Early on a Tuesday morning in May, I got a phone call from everyone’s favorite fatbike web guru, Gomez. He asked me what I have planned for the last week of June. Coincidentally, I was just about to quit my job and start traveling right about that time. Gomez then informed me that Lauf Forks, an Iceland based company, was having a product launch and wondered if I would like to go check it out. Heck yes, I would! I recently bikepacked across Iceland and I was chomping at the bit to go back and ride more trails.
I packed everything I would need for late winter/early spring riding, left my 110 degree desert home behind, and hopped on a plane headed to the north Atlantic.
Lauf is a small and relatively new fork company made up of only four friends based in Reykjavik. What they lack in personnel they more than make up for in enthusiasm and they are on a mission to make light, maintenance free forks. They were kind enough to fly myself and about 40 other journalists and distributors to Iceland for a three day whirlwind launch of their new forks.
We all arrived in Iceland on a Friday morning where long flights, jet lag and 24 hour daylight quickly made everyone disoriented. It took a while for everyone to filter in from the airport and we all took advantage of the free time to nap. Once assembled, we were loaded up into some giant monster truck Sprinter vans and whisked away to a scenic cabin in mountains for our first introduction to the forks.
We arrived at the cabin to find a BBQ already in progress. I did some socializing and got to meet a bunch of people in real life that I previously only knew via their internet writings. All this milling around waiting for dinner gave everyone an opportunity to check out the forks. Tires were kicked, forks were bounced and a few of us snuck off to explore the trails near the cabin. I staked claim to a Salsa Blackborow equipped with the new Lauf Carbonara fatbike fork. This would be my ride for the next two days. I disappeared into the rain and mist to see what the trails had to offer. It felt good to shake off the travel legs with some pedaling. Even if it was raining and I was in jeans and a t-shirt. I took some blurry cell phone pictures of the fork and huddled next to a backcountry bus (that had wifi) to send them off to Gomez.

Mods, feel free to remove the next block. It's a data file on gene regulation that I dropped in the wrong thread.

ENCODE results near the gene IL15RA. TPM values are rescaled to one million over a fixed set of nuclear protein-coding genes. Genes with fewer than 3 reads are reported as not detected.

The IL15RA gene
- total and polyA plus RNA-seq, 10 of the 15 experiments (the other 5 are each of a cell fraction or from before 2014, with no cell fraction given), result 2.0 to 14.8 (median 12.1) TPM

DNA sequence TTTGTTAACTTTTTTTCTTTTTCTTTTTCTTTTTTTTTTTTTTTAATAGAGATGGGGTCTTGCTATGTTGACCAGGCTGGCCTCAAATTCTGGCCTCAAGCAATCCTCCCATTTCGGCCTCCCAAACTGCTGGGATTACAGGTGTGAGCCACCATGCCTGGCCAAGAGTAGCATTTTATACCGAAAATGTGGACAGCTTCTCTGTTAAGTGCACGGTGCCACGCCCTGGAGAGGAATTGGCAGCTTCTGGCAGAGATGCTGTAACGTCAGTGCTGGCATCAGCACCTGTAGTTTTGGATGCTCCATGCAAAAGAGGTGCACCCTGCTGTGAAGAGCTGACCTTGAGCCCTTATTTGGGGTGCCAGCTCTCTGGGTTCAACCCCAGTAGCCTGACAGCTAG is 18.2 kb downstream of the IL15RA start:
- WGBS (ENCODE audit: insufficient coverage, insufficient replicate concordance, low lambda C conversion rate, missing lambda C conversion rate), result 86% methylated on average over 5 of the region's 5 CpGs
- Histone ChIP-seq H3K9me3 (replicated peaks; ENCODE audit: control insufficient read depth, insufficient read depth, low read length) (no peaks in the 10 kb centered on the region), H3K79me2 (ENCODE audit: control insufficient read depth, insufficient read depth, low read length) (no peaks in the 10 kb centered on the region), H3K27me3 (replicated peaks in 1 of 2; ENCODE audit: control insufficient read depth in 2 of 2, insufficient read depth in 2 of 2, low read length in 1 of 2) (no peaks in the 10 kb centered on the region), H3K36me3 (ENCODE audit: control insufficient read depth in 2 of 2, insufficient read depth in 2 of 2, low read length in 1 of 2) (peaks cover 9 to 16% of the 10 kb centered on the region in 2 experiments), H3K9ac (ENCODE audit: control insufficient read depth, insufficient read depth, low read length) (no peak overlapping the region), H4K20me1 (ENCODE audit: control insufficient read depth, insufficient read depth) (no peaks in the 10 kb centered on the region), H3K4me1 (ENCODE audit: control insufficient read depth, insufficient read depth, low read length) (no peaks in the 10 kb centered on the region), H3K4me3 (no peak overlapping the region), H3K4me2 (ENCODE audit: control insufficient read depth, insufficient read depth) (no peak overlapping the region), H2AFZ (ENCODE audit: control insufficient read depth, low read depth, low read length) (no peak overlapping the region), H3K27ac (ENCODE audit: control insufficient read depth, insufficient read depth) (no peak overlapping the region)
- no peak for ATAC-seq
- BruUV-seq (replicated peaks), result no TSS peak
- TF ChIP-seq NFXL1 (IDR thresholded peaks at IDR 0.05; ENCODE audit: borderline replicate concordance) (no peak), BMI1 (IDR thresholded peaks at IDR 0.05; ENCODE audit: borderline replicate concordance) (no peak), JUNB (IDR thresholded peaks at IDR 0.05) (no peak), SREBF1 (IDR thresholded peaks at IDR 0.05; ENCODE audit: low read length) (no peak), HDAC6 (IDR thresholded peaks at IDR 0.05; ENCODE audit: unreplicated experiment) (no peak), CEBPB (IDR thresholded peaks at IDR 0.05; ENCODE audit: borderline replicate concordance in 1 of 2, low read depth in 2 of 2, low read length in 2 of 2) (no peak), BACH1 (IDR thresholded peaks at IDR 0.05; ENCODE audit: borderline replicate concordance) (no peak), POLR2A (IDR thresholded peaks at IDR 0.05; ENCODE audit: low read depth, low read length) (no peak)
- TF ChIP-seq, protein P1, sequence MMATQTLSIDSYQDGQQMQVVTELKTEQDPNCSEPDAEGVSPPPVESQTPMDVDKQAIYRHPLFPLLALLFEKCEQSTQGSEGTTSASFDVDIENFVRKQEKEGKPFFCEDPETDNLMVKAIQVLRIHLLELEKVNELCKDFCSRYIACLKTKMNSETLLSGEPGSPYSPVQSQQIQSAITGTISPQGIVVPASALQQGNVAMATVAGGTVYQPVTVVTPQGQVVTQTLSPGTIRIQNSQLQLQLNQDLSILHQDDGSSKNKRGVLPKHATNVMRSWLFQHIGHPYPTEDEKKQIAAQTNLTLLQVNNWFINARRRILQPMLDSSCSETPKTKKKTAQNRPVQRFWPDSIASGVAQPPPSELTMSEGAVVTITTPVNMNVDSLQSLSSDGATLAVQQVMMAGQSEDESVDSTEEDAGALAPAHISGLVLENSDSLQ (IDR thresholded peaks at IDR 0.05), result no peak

Saturday morning found us all sleep deprived but ready to ride. We dialed in our bikes and headed off on a little group ride through the hills under sunny skies. From previous experience, I know that no ride in Iceland is complete without having to cross at least a few glacial rivers. This theory held true after only about a half mile in when we bottlenecked at a river crossing. Nobody was too upset since it was the first time most of the crew had seen the grandeur of the mountains around us. Waiting is always better with a killer view.
Up and over the hills, we finally arrived at the Basar hut where we would be based for the afternoon. With two loops marked for us, we were set free to ride as we pleased for the better part of the day. So that’s exactly what I did. When everyone stopped for lunch, I took the opportunity to ride some sweet, empty trails.
Around 5pm, we were told to change into warmer, dry clothes because were getting transported by helicopter, up to a glacier for the evening. Now I have seen a lot of Iceland from the seat of a bike, but nothing compares to seeing it from the window seat of a helicopter. The scenery was absolutely breathtaking as we moved from the mountains to the agricultural interior and finally to the top of the Langjökull glacier.
We landed on a flat patch of snow next to a few big trucks and an obvious hole in the side of the glacier. We had arrived at Into the Glacier, a man made cave tunneled into the ice. We were greeted by Sigi, the man in charge, he escorted us into the ice and gave us a short tour of his pride and joy. This place was amazing. A half mile of tunnel, 50 feet below the surface, with a few side rooms scattered about.
At one point, the cave crosses through a rather large crevasse. As someone who likes to play in the mountains, I have spent a significant amount of time and effort trying to stay off the bottom of crevasses. But I must admit, it was pretty cool to be safely looking up at the fracture in the ice, with no climbing gear on and a beer in my hand.
A couple of studded tire Borealis fatbikes showed up with one of the helicopters and a little time-trial race through the ice cave broke out. I’m not much for racing, so I snuck back out on to the glacier to enjoy a local IPA under the midnight sun.
A late wakeup on Sunday found us all boarding a bus to head back to Reykjavik and ride some of the local city trails. We were set up next to a small lake just outside of town. Everyone exchanged bikes and rode some different setups for a few hours. As I rode a regular 29er with the Trail Racer fork on it, I couldn’t help but think that this might be a cool addition to any 29+ bike out there.
The whirlwind weekend was brought to a conclusion with a party back at the Lauf headquarters. We were given a short presentation about the forks and Johan, head of Lauf marketing, busted out some of his home-brew.
One thing I took away from this whole experience was that these guys are really excited about riding bikes and they truly believe in their product. I stuck around for another week just to ride with the Lauf crew and explore some more trails. This allowed me to really put the Carbonara fork through it’s paces. Expect a full review later this week.
I’d like to thank Benedikt, Gudberg, Johan and Bergur at Lauf for the opportunity to re-visit Iceland. It is truly a remarkable place and I know I will be back again and again.